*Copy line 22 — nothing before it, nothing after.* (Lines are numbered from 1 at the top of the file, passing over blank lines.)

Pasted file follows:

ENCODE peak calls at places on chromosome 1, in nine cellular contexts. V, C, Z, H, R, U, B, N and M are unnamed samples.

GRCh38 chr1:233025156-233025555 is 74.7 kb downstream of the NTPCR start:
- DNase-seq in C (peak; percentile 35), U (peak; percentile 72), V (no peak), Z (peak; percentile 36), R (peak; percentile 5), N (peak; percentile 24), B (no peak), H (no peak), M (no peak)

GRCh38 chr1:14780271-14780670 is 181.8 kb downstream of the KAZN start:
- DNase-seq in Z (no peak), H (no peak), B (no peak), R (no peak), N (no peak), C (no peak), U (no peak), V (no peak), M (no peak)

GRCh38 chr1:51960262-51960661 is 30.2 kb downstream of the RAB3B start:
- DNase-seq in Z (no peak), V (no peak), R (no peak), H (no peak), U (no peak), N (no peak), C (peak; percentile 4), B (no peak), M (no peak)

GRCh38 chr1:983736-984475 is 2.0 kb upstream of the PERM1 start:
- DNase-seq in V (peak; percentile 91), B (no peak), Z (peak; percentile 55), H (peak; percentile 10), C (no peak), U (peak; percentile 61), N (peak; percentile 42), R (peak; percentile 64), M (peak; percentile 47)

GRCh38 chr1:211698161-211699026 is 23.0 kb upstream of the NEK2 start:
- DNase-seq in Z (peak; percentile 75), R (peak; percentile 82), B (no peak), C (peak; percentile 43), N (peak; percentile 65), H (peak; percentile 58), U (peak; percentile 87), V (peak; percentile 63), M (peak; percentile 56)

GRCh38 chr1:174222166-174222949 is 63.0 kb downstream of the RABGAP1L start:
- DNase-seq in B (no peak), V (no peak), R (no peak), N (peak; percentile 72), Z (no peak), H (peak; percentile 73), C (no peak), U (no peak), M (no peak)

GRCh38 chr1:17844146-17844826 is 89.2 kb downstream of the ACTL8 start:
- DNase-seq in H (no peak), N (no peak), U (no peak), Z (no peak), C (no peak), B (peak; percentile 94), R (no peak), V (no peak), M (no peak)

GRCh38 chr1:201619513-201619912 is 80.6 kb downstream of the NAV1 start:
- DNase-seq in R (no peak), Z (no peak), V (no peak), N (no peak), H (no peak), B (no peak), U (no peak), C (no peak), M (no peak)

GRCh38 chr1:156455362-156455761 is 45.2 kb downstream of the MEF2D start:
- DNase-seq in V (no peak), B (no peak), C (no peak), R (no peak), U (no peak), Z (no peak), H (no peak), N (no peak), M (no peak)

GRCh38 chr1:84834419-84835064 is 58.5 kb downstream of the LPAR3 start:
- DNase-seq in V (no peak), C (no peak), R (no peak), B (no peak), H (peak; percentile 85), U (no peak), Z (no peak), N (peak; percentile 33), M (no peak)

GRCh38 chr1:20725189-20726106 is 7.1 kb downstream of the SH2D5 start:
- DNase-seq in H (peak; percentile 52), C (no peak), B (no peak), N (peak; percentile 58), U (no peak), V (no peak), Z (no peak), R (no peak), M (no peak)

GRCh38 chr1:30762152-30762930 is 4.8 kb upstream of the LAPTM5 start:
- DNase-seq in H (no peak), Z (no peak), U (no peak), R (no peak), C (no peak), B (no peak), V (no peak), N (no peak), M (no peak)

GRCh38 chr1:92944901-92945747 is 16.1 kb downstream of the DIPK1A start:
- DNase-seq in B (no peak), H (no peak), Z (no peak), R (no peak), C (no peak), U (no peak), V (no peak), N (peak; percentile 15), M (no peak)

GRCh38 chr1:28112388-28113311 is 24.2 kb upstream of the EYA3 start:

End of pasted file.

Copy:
GRCh38 chr1:20725189-20726106 is 7.1 kb downstream of the SH2D5 start: